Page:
When you're married, a shared retirement is something both partners should be working toward. This means coming to an agreement about how much you'll save for your later years so you can both contribute the appropriate amount to retirement accounts. It also means you should come to a consensus about when you'll each retire and how you'll spend your time once you're no longer in the working world.
Unfortunately, many married couples haven't agreed on these big issues. An older study from Fidelity found almost half of all partners disagreed on the amount necessary to save for retirement, a third disagreed about how comfortable their retirement lifestyle will be, and half disagreed about the desired age to retire.
This can pose lots of problems -- especially as you approach the time one of you wants to hand in your notice. If this is your situation, these tips can help.
Schedule some time to discuss your goals
Many people put off having a discussion about retirement plans, especially if they know it's likely to lead to disagreement. But waiting can affect your ability to save enough. And conflicts aren't likely to just go away as you get nearer to retirement.
It's best to address the situation head-on, so schedule time when you can talk openly about your wishes. It may even be a good idea for each of you to prepare for the discussion by writing down what your vision of the ideal retirement is, so you're ready to communicate your hopes.
Aim to understand your partner's wants
If your spouse has a completely different vision of retirement, don't just dismiss the idea out of hand or argue for your own plan. Instead, talk about why they're hoping to retire at the age they suggested or spend their later years in the way they've described.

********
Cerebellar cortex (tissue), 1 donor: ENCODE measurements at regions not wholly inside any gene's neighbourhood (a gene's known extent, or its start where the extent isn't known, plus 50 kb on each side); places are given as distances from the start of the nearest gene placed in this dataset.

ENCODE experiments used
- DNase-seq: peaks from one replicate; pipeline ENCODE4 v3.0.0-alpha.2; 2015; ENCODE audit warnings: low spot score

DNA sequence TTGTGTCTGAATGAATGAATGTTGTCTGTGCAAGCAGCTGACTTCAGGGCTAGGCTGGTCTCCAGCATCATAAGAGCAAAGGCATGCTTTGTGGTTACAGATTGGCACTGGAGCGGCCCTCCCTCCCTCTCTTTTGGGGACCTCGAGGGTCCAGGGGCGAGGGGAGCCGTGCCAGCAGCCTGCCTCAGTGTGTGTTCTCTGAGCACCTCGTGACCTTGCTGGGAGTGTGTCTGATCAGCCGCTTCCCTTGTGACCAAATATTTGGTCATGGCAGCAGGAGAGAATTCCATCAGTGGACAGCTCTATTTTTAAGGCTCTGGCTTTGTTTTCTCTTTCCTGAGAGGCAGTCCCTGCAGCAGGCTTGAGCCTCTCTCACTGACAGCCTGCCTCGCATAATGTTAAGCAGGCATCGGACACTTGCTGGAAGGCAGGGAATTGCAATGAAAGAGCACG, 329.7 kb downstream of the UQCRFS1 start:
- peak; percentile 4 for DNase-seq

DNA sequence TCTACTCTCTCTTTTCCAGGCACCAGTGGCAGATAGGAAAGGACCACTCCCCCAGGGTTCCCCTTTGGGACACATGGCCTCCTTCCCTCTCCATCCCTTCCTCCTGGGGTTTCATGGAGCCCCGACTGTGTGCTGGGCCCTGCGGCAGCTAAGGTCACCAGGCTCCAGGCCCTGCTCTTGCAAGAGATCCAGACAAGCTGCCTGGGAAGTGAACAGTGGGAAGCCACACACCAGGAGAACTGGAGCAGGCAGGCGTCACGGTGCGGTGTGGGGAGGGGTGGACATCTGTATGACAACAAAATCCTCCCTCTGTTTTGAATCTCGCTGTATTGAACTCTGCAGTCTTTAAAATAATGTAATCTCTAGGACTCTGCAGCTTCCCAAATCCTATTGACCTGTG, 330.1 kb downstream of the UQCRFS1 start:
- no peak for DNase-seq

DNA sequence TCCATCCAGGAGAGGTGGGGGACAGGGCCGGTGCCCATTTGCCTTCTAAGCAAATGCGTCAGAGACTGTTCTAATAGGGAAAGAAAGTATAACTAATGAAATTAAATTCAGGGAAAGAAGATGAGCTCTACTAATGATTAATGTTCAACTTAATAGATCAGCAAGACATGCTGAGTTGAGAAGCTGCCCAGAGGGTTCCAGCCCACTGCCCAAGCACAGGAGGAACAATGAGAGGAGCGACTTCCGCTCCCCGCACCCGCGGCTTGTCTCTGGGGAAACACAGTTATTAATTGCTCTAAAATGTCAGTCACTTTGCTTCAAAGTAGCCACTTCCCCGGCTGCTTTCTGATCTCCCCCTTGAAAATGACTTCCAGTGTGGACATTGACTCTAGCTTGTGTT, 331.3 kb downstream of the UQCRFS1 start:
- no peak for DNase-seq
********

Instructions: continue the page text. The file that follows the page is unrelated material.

Once you get to the root of what your spouse wants, you may find there's a different approach to achieve the same objective that's more amenable to you.
Find common ground
Although you may disagree on certain aspects of your plans, there is likely at least some common ground.
You might have different target retirement ages, for example, but may both have a desire to travel once you've left work. Or you may decide you both want to live near your grown children, which could guide you in making a choice about when and where to relocate.
If you can find even one or two shared desires for your later years, use that as a starting point to make a plan that works for you both.
Assess your finances to see what's realistic
Money is going to affect when you retire and what your lifestyle will be like.
If one of you has big dreams of traveling the world but the other wants to stick close to home, start by looking at your budget to see just how much traveling would actually be possible. You may find that financial constraints limit how often you can head off on adventures abroad, which can help guide you to a compromise solution of more limited vacationing.
When you are young and looking to the future, your finances can also guide how much you're able to invest in retirement savings accounts. If one partner hopes to retire early, this would require saving a lot more now. But if your budget is already stretched thin, then making the necessary sacrifices to achieve that goal may not be possible.
Come up with a compromise
Within the confines of your financial situation, try to fashion a plan that keeps both partners happy. You can build from the common ground you found to sketch out a picture of your post-working life that combines both of your visions for retirement while also ensuring you don't spend your nest egg too quickly.
Reaching an agreement is essential
If you hope to enjoy retirement with your spouse, you'll have to find a compromise on issues you disagree on. Otherwise, conflicts are likely to persist as you work toward disparate goals or if one of you leaves the workforce over the objections of the other. Fortunately, most married couples can find a solution that works for both partners -- and hopefully these tips can help make that happen for you.